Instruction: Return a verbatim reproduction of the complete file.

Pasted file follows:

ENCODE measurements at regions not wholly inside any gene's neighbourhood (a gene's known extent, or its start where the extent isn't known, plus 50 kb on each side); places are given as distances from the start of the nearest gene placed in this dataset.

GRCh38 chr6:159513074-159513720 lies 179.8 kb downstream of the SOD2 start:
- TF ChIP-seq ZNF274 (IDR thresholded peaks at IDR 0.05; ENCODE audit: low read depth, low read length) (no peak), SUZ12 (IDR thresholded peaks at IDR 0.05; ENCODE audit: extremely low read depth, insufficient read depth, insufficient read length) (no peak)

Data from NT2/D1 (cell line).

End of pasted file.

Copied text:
ENCODE measurements at regions not wholly inside any gene's neighbourhood (a gene's known extent, or its start where the extent isn't known, plus 50 kb on each side); places are given as distances from the start of the nearest gene placed in this dataset.

GRCh38 chr6:159513074-159513720 lies 179.8 kb downstream of the SOD2 start:
- TF ChIP-seq ZNF274 (IDR thresholded peaks at IDR 0.05; ENCODE audit: low read depth, low read length) (no peak), SUZ12 (IDR thresholded peaks at IDR 0.05; ENCODE audit: extremely low read depth, insufficient read depth, insufficient read length) (no peak)

Data from NT2/D1 (cell line).